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The Fretts on Film Interview: Jerry Stiller (The Outtakes)

October 11, 2012

Continuing my unofficial nicest-guys-in-showbiz series, I chatted with Jerry Stiller, who plays a group-therapy patient in the indie romantic comedy Excuse Me for Living, opening tomorrow. You can read my interview with him in today’s New York Daily News. And if you want another piece of him, here’s more.

How did you get involved in Excuse Me for Living?

That’s always the magical question. I got a couple of phone calls from a man named Ric Klass who said he’d like to meet me at the Harvard Club–what’s that all about? I didn’t go to Harvard. I hope he did! Anyway, he arranged this meeting and I arrived at the Harvard Club and he had a table. I had never met him before. And then he started talking to me about his life, which was fascinating because he came from the Bronx and taught high school and evolved into a financial wizard, and he was moving on with his life in terms of his fulfillment. He wrote a screenplay, and he wanted me to be one of the characters. He named a couple of other actors, and it turns out Wayne Knight was involved and Christopher Lloyd—so if he was getting them on board, that’s the way this business works—you ask ‘Who else is in it?’

What do you make of the title Excuse Me For Living? Is it a phrase you use?

No, I don’t remember it ever coming up in the movie. But I only read my part.

You have a scene with Christopher Lloyd. Had you worked with him before?

No, but it was one of the greatest scenes I’ve ever taken a crack at. Christopher Lloyd is an amazingly eclectic actor who doesn’t let anything get in his way emotionally, and he played the role so completely.

You’ve lived in NYC your entire life. What’s the biggest change you’ve seen?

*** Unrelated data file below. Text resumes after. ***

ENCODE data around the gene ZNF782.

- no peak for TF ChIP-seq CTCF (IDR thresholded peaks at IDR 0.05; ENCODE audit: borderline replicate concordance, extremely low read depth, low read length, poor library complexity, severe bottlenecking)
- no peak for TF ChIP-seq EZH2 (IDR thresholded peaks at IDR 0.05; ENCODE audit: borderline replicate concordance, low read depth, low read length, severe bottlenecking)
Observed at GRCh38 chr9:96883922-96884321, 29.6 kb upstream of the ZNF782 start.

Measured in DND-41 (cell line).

There are more people, but less Jewish guys and  women—they moved either up to Westchester or to Florida. There are more Hispanic and African American people. But they are more like Jews than anyone else. We all speak the same language. We’re all New Yorkers.

Your former TV son-in-law, Kevin James, is becoming a big movie star. Are you proud of him?

I’m glad for him because Kevin is one of the most incredibly talented guys I’ve ever worked with. Physically he is as agile as Buster Keaton with all that weight. He’s so bright, he writes his own stuff and he’s lovable. There isn’t a mean bone in his body. That the nicest thing you could say about with a guy you worked with for so many years. I’m on the same fiber optic with him.

How does it feel to have brought  joy to so many people for so many years?

It makes you feel good when somebody says, ‘You made us laugh.’ It’s as good as a thing as you can get as an actor, for me anyway.

What’s your favorite Jerry Stiller role? Post a comment!

From → Interviews, Posts

  1. I’ve loved him in everything, but he is one of the few actors (Kirk Douglas is another) whose true-life reflections I’ve enjoyed as much as his acting. Love his interview with Anne Meara about Second City in Jeffrey Sweet’s Something Wonderful Right Away and also really enjoyed his memoirs, Married to Laughter. Great story in there about the first day he allowed his son Ben to walk to school on his own. He followed behind, creeping along in the car to make sure he was safe … until a police officer spotted them and instantly assumed the worst. This interview makes me want to read his memoirs again and definitely to see this movie. Just added it to my “to see” list. Thanks!

    • bruceafretts permalink

      Thanks for the comment. I’ll have to read the Second City book and his memoir!

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